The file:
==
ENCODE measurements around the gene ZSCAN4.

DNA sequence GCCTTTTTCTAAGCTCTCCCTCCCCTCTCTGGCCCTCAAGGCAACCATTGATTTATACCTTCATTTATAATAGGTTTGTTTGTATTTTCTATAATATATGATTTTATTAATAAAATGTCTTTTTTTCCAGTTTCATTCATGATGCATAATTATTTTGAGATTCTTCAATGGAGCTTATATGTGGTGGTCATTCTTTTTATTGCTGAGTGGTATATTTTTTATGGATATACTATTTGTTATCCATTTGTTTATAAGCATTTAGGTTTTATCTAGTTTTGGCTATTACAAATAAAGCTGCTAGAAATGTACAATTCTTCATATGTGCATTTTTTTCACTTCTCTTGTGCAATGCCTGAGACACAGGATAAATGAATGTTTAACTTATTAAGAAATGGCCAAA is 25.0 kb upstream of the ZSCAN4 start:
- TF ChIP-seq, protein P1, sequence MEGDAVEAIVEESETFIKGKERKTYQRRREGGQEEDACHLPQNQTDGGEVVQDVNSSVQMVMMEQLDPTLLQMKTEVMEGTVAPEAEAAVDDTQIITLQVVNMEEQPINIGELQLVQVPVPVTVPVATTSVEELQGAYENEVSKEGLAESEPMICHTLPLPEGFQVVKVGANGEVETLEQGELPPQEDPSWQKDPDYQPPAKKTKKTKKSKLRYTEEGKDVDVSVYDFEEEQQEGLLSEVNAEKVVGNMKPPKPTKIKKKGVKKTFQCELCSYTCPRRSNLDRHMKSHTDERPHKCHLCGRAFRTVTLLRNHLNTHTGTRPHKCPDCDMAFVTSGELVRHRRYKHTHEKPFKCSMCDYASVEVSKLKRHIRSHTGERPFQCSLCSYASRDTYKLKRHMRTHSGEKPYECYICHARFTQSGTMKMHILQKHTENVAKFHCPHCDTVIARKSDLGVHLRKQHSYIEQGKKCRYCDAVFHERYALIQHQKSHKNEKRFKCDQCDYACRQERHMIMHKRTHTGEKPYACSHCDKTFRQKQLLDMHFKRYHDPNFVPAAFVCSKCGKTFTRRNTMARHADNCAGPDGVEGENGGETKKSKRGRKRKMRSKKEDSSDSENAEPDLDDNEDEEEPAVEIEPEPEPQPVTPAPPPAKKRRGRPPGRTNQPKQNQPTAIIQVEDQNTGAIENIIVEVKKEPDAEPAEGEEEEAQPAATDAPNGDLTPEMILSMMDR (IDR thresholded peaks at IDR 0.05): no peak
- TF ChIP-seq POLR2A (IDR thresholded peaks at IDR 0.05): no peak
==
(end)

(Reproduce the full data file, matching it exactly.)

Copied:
ENCODE measurements around the gene ZSCAN4.

DNA sequence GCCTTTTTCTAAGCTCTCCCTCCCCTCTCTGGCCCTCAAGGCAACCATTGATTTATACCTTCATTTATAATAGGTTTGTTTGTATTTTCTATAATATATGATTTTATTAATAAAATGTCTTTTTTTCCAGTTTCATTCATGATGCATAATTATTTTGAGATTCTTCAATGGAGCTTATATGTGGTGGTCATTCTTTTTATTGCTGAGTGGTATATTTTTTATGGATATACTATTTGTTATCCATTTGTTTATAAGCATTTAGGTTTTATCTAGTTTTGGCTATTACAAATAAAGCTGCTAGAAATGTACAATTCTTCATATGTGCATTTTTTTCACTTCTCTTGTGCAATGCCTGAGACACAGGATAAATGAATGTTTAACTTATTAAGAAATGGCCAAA is 25.0 kb upstream of the ZSCAN4 start:
- TF ChIP-seq, protein P1, sequence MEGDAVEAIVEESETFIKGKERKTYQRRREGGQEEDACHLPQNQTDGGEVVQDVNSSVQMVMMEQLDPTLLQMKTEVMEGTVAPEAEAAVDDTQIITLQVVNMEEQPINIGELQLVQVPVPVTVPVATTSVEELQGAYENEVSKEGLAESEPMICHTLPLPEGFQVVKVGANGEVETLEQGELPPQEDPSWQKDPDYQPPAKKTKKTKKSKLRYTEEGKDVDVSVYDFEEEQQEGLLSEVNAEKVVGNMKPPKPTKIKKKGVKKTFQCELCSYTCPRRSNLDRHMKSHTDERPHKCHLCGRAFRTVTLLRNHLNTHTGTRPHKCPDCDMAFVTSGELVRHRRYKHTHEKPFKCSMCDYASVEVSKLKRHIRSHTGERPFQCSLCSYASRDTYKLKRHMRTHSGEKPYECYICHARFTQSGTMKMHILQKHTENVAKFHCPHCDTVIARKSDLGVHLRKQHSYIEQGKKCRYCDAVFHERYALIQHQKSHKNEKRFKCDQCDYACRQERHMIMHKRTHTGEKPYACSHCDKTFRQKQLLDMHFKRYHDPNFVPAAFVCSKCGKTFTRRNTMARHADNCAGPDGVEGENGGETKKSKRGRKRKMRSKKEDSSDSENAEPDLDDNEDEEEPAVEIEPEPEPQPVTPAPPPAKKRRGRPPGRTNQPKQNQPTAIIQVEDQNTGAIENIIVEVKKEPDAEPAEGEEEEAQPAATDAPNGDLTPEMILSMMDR (IDR thresholded peaks at IDR 0.05): no peak
- TF ChIP-seq POLR2A (IDR thresholded peaks at IDR 0.05): no peak